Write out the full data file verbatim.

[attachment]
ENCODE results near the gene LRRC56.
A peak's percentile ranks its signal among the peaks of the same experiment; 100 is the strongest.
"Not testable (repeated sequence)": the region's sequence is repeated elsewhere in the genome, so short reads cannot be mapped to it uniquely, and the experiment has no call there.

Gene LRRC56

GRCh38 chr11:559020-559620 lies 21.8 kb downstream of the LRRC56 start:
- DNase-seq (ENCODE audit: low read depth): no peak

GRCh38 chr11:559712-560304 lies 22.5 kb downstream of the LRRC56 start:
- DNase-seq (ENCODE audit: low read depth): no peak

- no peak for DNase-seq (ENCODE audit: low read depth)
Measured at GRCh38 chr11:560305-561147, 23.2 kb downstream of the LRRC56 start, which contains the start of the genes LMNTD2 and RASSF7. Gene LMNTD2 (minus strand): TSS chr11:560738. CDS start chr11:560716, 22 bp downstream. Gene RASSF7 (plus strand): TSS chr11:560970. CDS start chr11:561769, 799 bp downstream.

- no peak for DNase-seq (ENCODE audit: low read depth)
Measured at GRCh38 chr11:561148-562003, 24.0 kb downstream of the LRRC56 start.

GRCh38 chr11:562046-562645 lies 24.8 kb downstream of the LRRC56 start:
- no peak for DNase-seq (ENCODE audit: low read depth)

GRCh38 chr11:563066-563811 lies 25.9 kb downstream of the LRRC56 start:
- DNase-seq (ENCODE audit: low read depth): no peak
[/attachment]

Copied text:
ENCODE results near the gene LRRC56.
A peak's percentile ranks its signal among the peaks of the same experiment; 100 is the strongest.
"Not testable (repeated sequence)": the region's sequence is repeated elsewhere in the genome, so short reads cannot be mapped to it uniquely, and the experiment has no call there.

Gene LRRC56

GRCh38 chr11:559020-559620 lies 21.8 kb downstream of the LRRC56 start:
- DNase-seq (ENCODE audit: low read depth): no peak

GRCh38 chr11:559712-560304 lies 22.5 kb downstream of the LRRC56 start:
- DNase-seq (ENCODE audit: low read depth): no peak

- no peak for DNase-seq (ENCODE audit: low read depth)
Measured at GRCh38 chr11:560305-561147, 23.2 kb downstream of the LRRC56 start, which contains the start of the genes LMNTD2 and RASSF7. Gene LMNTD2 (minus strand): TSS chr11:560738. CDS start chr11:560716, 22 bp downstream. Gene RASSF7 (plus strand): TSS chr11:560970. CDS start chr11:561769, 799 bp downstream.

- no peak for DNase-seq (ENCODE audit: low read depth)
Measured at GRCh38 chr11:561148-562003, 24.0 kb downstream of the LRRC56 start.

GRCh38 chr11:562046-562645 lies 24.8 kb downstream of the LRRC56 start:
- no peak for DNase-seq (ENCODE audit: low read depth)

GRCh38 chr11:563066-563811 lies 25.9 kb downstream of the LRRC56 start:
- DNase-seq (ENCODE audit: low read depth): no peak